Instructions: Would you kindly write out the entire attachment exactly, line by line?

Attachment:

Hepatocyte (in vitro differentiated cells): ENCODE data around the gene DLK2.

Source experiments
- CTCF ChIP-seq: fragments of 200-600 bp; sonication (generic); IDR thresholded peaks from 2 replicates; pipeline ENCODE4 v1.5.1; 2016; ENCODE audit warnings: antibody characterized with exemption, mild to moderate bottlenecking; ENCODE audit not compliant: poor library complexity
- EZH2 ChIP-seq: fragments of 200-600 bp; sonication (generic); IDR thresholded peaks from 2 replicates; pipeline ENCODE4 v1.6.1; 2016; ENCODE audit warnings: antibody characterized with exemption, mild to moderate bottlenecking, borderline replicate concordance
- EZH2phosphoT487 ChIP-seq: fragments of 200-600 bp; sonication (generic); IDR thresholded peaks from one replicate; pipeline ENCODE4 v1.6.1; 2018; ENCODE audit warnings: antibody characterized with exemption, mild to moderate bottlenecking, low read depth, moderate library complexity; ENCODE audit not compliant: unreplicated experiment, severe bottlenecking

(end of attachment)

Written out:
Hepatocyte (in vitro differentiated cells): ENCODE data around the gene DLK2.

Source experiments
- CTCF ChIP-seq: fragments of 200-600 bp; sonication (generic); IDR thresholded peaks from 2 replicates; pipeline ENCODE4 v1.5.1; 2016; ENCODE audit warnings: antibody characterized with exemption, mild to moderate bottlenecking; ENCODE audit not compliant: poor library complexity
- EZH2 ChIP-seq: fragments of 200-600 bp; sonication (generic); IDR thresholded peaks from 2 replicates; pipeline ENCODE4 v1.6.1; 2016; ENCODE audit warnings: antibody characterized with exemption, mild to moderate bottlenecking, borderline replicate concordance
- EZH2phosphoT487 ChIP-seq: fragments of 200-600 bp; sonication (generic); IDR thresholded peaks from one replicate; pipeline ENCODE4 v1.6.1; 2018; ENCODE audit warnings: antibody characterized with exemption, mild to moderate bottlenecking, low read depth, moderate library complexity; ENCODE audit not compliant: unreplicated experiment, severe bottlenecking